The Eclipse ESCET IDE is based on the Eclipse IDE, a cross platform Integrated Development Environment (IDE). There is quite a bit of terminology that is used within the IDE. If you are not familiar with Eclipse terminology, it may be difficult to use the Eclipse ESCET IDE. Here we’ll explain some basic Eclipse terminology:
Eclipse stores all its settings in a so-called workspace. The workspace is simply a directory on your computer. You can choose any directory you like to serve as a workspace, as long as you have write access to that directory. It is usually best to choose an empty directory or a directory that does not yet exist as your workspace.
Typically, and by default, a directory named
workspace inside your Eclipse ESCET installation directory is used. Eclipse will ask you to choose a workspace directory when you start the Eclipse ESCET IDE for the first time.
The actual settings are stored in a sub-directory of the workspace directory, called
.metadata. You should avoid manually manipulating this directory. Note that because the name of the directory starts with a dot (
.), depending on your operating system, file browser, and settings, the directory may be hidden.
You can easily change your workspace directory from within Eclipse, by selecting. Select one of the workspaces from the list of last used workspaces, or select Other… to freely select any directory on your system to use as a workspace directory.
It is possible to run multiple instances of Eclipse at the same time, but each instance must use its own workspace.
The workspace is also the default directory for new projects. However, projects don’t have to be physically located inside your workspace directory. They can be stored in any directory on your system. Whenever you create a project and store it outside of your workspace, or whenever you import an existing project from outside your workspace, it is linked to the workspace, but remains physically stored in a directory outside of the workspace.
Having projects stored outside of the workspace has some benefits. The most important benefit is that you can remove the workspace directory, without losing your files.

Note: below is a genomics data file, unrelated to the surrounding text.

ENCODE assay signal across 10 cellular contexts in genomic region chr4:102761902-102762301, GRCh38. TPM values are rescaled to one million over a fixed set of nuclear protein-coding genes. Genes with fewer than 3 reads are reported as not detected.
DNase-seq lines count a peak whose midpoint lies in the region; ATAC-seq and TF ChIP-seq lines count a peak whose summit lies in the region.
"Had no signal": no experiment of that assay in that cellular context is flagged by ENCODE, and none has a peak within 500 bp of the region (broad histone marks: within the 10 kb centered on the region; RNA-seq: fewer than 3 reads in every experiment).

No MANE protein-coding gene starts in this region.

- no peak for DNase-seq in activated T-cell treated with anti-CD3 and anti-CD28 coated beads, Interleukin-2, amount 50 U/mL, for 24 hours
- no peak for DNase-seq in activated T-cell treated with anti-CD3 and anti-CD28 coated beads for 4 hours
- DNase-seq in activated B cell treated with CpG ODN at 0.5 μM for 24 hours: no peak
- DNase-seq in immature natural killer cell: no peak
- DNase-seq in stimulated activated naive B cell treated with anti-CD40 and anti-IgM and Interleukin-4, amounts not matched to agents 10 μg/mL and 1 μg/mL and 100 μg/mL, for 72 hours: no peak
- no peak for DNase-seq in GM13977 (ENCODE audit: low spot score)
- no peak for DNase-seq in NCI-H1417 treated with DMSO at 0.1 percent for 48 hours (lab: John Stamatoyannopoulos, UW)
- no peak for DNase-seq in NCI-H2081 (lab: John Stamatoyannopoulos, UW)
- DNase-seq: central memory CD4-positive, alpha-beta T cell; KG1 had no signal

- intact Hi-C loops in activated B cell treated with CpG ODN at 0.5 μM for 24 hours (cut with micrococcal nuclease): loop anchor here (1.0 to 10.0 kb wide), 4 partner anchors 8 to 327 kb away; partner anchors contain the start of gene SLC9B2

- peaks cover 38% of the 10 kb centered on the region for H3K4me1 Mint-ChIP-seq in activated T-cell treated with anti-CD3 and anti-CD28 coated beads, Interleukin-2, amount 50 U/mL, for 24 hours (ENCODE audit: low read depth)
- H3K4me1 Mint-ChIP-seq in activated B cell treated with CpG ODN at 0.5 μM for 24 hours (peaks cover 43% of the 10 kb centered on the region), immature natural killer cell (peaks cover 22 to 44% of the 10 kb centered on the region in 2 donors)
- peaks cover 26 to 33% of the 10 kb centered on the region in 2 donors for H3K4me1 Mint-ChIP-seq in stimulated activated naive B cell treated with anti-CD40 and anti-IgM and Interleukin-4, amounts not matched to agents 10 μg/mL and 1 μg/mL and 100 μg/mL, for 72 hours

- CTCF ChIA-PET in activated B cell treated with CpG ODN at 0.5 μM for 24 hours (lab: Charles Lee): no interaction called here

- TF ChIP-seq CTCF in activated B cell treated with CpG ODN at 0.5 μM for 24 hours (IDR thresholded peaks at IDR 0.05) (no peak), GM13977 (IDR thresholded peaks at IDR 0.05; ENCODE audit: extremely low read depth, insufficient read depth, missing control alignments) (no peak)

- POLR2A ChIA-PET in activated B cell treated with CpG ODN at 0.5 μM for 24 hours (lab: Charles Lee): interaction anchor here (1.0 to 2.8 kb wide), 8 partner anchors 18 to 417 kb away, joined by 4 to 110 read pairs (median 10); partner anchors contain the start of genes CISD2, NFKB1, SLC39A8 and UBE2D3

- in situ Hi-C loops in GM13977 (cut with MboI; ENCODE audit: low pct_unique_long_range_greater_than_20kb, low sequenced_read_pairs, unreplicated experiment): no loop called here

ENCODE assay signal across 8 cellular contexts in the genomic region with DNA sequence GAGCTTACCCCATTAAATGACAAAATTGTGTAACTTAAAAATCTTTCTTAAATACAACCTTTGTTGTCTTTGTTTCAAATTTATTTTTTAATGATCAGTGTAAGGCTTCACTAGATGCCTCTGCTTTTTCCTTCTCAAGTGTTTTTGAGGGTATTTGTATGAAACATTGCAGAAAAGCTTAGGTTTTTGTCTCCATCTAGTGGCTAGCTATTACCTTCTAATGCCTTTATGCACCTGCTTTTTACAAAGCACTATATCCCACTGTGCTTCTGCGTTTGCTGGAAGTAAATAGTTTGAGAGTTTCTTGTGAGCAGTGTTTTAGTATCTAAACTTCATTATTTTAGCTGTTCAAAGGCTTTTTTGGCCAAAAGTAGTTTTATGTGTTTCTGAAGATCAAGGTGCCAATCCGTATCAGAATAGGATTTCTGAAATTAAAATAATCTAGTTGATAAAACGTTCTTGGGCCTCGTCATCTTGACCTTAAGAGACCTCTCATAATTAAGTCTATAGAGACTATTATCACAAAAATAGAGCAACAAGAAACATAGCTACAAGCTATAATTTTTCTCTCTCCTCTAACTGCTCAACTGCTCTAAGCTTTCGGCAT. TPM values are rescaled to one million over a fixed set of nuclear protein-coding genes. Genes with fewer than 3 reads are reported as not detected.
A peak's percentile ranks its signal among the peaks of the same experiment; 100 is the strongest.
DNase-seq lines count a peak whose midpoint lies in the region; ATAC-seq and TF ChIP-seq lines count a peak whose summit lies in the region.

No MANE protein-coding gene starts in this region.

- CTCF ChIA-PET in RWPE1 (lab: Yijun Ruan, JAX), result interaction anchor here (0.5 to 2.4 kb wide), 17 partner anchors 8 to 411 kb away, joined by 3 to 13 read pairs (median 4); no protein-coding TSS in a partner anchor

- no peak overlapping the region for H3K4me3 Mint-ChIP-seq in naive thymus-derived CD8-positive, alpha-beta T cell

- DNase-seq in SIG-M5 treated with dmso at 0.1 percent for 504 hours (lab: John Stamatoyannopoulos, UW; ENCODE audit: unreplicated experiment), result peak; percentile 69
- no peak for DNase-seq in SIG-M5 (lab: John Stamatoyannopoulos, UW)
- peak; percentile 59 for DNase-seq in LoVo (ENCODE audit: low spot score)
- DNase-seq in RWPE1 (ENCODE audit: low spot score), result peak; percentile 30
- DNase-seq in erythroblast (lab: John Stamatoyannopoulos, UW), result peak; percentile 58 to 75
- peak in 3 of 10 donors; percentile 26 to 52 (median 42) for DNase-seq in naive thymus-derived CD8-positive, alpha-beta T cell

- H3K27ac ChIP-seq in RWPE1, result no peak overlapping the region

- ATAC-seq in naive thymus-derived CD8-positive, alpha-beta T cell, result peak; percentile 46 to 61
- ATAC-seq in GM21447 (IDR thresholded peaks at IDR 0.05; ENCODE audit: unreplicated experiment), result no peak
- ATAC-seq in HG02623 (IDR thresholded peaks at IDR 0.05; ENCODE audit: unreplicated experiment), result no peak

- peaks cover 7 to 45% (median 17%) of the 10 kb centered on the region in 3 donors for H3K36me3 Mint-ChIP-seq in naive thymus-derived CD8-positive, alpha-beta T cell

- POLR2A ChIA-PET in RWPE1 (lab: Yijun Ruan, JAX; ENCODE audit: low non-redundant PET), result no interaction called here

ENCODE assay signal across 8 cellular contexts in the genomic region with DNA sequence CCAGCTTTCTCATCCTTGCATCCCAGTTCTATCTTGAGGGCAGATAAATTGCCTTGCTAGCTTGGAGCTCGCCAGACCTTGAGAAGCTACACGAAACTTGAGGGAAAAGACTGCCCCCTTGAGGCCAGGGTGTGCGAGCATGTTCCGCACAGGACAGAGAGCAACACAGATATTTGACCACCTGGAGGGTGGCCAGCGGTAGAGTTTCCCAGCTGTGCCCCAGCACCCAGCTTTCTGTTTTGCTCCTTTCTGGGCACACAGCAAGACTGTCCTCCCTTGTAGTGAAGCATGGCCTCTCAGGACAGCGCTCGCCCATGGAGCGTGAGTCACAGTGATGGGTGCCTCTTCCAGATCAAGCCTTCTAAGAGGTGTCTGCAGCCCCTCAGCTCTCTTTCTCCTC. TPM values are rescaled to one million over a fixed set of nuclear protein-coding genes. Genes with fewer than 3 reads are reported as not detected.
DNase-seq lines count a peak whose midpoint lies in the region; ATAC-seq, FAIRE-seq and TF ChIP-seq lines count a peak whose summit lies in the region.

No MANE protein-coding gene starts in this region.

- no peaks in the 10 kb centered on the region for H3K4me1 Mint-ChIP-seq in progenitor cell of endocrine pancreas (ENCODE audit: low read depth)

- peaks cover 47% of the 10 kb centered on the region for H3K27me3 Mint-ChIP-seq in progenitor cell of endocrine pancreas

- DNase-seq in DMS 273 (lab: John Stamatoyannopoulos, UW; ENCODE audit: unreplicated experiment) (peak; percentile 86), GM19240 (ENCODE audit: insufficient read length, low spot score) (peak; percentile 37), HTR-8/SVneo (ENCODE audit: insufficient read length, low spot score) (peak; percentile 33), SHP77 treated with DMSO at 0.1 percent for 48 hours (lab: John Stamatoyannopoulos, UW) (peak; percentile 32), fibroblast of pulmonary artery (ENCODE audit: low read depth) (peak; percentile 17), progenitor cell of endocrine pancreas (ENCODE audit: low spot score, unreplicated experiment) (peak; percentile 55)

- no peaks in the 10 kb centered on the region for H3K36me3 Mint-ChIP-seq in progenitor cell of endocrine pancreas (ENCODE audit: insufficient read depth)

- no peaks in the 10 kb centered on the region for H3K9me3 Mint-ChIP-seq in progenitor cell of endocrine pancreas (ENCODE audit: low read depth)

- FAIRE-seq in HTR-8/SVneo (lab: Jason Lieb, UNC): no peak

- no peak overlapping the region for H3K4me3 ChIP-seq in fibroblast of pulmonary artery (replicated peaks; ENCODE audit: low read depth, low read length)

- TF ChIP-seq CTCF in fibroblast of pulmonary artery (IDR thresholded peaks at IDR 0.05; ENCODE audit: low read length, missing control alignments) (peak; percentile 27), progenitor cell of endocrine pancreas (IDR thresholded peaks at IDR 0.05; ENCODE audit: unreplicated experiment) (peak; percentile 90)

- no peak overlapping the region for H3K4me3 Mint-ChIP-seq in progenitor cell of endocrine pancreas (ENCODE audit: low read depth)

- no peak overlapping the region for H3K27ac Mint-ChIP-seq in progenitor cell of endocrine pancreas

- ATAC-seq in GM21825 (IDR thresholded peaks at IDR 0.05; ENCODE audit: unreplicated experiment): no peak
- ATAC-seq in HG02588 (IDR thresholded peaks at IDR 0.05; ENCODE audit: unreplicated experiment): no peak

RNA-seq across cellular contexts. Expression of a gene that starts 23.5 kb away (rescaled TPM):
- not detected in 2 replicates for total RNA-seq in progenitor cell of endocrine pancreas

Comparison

Eclipse is an Integrated Development Environment (IDE) with a lot of functionality. Most of the functionality is available through views. A view is a part of the Eclipse graphical user interface. Views can be thought of as 'sub-windows'. When you start Eclipse you are likely to see the Project Explorer or Package Explorer view on the left, and the Problems view at the bottom.
Opening a view
To open/show a view, selectand then choose the view that you wish to open.
If the particular view that you wish to open is not in that menu, choose Other… instead. A new dialog opens, in which you can find all available views. The views are organized into categories. Expand a category, select the desired view, and click OK.
Alternatively, in the Show view dialog, enter the name of the view (or the first part of it) in the filter box at the top of the dialog, and observe how views that don’t match the filter are no longer displayed. This makes it easier to find the desired view.
Eclipse, being an Integrated Development Environment (IDE), does not only allow you to edit a single file, and simulate it, but also allows you to manage your files.
Eclipse works with so-called projects. A project is a collection of files and directories. A project may be located anywhere on your system, even though by default project are created in your workspace directory.
A project is essentially a directory on your computer, with a special file named
.project. This special file stores the information about your project, such as the name of the project. It is recommended to keep the name of the project as Eclipse sees it, the same as the name of the directory in which the project is stored on your hard disk.
You can see the projects that Eclipse knows about in the Project Explorer or Package Explorer <use-terminology-view,view>>.
For more information on projects, see the Working with projects, directories, and files section.